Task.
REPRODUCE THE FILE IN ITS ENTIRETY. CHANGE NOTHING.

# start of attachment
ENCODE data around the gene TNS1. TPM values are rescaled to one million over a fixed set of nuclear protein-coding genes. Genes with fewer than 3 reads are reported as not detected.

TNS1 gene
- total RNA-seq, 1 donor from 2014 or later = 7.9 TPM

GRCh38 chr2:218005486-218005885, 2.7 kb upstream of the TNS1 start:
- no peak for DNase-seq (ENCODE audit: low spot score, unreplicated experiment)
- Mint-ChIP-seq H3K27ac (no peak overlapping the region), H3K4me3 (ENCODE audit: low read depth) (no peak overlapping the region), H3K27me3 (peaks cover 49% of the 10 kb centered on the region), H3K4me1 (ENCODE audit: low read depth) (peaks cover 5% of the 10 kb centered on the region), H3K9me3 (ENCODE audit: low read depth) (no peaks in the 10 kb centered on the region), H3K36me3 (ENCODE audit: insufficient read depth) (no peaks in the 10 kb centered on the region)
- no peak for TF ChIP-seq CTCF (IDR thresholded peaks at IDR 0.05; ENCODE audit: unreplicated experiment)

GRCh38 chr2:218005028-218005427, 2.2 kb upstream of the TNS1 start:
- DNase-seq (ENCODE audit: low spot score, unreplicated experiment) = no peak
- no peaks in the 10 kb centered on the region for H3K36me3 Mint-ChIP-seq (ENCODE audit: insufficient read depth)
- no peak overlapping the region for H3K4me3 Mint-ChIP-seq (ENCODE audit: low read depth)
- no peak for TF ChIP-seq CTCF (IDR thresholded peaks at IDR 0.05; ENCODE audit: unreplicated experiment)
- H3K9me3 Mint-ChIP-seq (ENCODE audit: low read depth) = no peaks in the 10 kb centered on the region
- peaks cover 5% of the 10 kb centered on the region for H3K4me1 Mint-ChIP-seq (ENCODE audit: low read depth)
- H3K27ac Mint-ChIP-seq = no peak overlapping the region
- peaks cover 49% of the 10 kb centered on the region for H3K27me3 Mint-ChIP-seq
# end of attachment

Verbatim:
ENCODE data around the gene TNS1. TPM values are rescaled to one million over a fixed set of nuclear protein-coding genes. Genes with fewer than 3 reads are reported as not detected.

TNS1 gene
- total RNA-seq, 1 donor from 2014 or later = 7.9 TPM

GRCh38 chr2:218005486-218005885, 2.7 kb upstream of the TNS1 start:
- no peak for DNase-seq (ENCODE audit: low spot score, unreplicated experiment)
- Mint-ChIP-seq H3K27ac (no peak overlapping the region), H3K4me3 (ENCODE audit: low read depth) (no peak overlapping the region), H3K27me3 (peaks cover 49% of the 10 kb centered on the region), H3K4me1 (ENCODE audit: low read depth) (peaks cover 5% of the 10 kb centered on the region), H3K9me3 (ENCODE audit: low read depth) (no peaks in the 10 kb centered on the region), H3K36me3 (ENCODE audit: insufficient read depth) (no peaks in the 10 kb centered on the region)
- no peak for TF ChIP-seq CTCF (IDR thresholded peaks at IDR 0.05; ENCODE audit: unreplicated experiment)

GRCh38 chr2:218005028-218005427, 2.2 kb upstream of the TNS1 start:
- DNase-seq (ENCODE audit: low spot score, unreplicated experiment) = no peak
- no peaks in the 10 kb centered on the region for H3K36me3 Mint-ChIP-seq (ENCODE audit: insufficient read depth)
- no peak overlapping the region for H3K4me3 Mint-ChIP-seq (ENCODE audit: low read depth)
- no peak for TF ChIP-seq CTCF (IDR thresholded peaks at IDR 0.05; ENCODE audit: unreplicated experiment)
- H3K9me3 Mint-ChIP-seq (ENCODE audit: low read depth) = no peaks in the 10 kb centered on the region
- peaks cover 5% of the 10 kb centered on the region for H3K4me1 Mint-ChIP-seq (ENCODE audit: low read depth)
- H3K27ac Mint-ChIP-seq = no peak overlapping the region
- peaks cover 49% of the 10 kb centered on the region for H3K27me3 Mint-ChIP-seq